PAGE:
Archive May 2017 XVIII, No. 5

Robotic Benefits Without the Robot

Handheld instruments that provide robot-like functionality.

Outpatient Surgery Editors

BIO

Kent Bowden, DO DEXTERITY Kent Bowden, DO, says FlexDex gives you robot-like functionality at a fraction of the cost of a robotic surgery system.

If your facility can't afford or doesn't really need a $2 million robotic surgical system, you can just buy the arm. "Surgeon-powered" robotic arms that move like a surgeons' wrist and robotic-arm assisted technology that provide more accurate placement and alignment of artificial joints can do (almost) anything a robot can do at a fraction of the cost, giving you the benefits of a robot without the exorbitant price tag. Here's some background on both handheld options.

The $500 robotic surgeon
The FlexDex robotic arm is surgeon-powered and costs $500. No electronics, no battery and no motor. Its blue plastic mount attaches to a surgeon's wrist like a corsage. It transfers the motions of the hand, wrist and arm into robotic-like movements that can be used to perform less complex minimally invasive procedures. Its sensitive controls respond to the surgeon's slightest movements. In or out, up or down, left or right, wherever the surgeon moves his hand and wrist, the tip of the instrument moves in unison — unlike traditional straight-stick laparoscopic instruments that move in the opposite direction of the surgeon's hand. Plus, it can rotate or roll infinitely, giving surgeons the same ability to sew laparoscopically as a robot.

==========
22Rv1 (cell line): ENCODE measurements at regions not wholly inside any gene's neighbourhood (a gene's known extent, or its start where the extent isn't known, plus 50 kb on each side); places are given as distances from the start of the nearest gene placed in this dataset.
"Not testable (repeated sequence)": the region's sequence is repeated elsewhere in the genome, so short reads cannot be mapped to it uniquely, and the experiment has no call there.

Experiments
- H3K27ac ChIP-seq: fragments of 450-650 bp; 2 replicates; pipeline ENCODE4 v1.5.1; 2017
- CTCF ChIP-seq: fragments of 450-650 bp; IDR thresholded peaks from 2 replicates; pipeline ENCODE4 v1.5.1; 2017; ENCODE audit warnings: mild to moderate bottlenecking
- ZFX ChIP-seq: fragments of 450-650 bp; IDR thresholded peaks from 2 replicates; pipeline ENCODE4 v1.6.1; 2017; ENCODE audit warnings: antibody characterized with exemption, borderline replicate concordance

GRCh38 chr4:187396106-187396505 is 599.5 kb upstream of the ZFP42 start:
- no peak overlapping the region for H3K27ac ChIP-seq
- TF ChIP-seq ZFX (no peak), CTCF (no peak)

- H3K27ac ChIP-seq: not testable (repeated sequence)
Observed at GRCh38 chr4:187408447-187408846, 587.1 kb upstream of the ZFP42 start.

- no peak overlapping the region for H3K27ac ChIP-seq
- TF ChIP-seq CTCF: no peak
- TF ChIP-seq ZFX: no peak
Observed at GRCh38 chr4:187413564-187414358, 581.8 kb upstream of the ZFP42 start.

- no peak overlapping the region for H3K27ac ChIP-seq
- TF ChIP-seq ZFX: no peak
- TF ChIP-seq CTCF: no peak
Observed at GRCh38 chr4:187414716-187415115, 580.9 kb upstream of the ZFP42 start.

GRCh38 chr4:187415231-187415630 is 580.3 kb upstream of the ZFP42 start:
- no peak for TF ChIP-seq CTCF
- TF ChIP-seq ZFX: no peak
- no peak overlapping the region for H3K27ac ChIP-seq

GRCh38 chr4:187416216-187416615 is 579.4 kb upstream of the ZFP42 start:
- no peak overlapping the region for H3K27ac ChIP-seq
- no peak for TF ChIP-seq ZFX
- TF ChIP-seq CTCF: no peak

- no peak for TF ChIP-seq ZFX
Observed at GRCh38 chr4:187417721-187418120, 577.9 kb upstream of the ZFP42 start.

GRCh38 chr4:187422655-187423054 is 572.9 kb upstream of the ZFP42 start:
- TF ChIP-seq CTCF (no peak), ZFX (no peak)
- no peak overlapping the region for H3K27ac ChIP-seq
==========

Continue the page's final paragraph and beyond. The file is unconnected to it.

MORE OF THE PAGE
Yes, a robot arm also moves like a surgeon's wrist, but it takes a $2 million robot on the back end to drive it. Only a handful of surgeons are using FlexDex during a limited rollout. One of them is Kent Bowden, DO, a general surgeon at Munson Healthcare Cadillac (Mich.) Hospital. He's used it in about 20 cases, including inguinal and ventral hernias and to repair a colonic serosal tear.

"It makes laparoscopic surgery more like open surgery," says Dr. Bowden. "It give you so much flexibility. Plus, no additional staff is needed, no consoles, no huge capital expenses."

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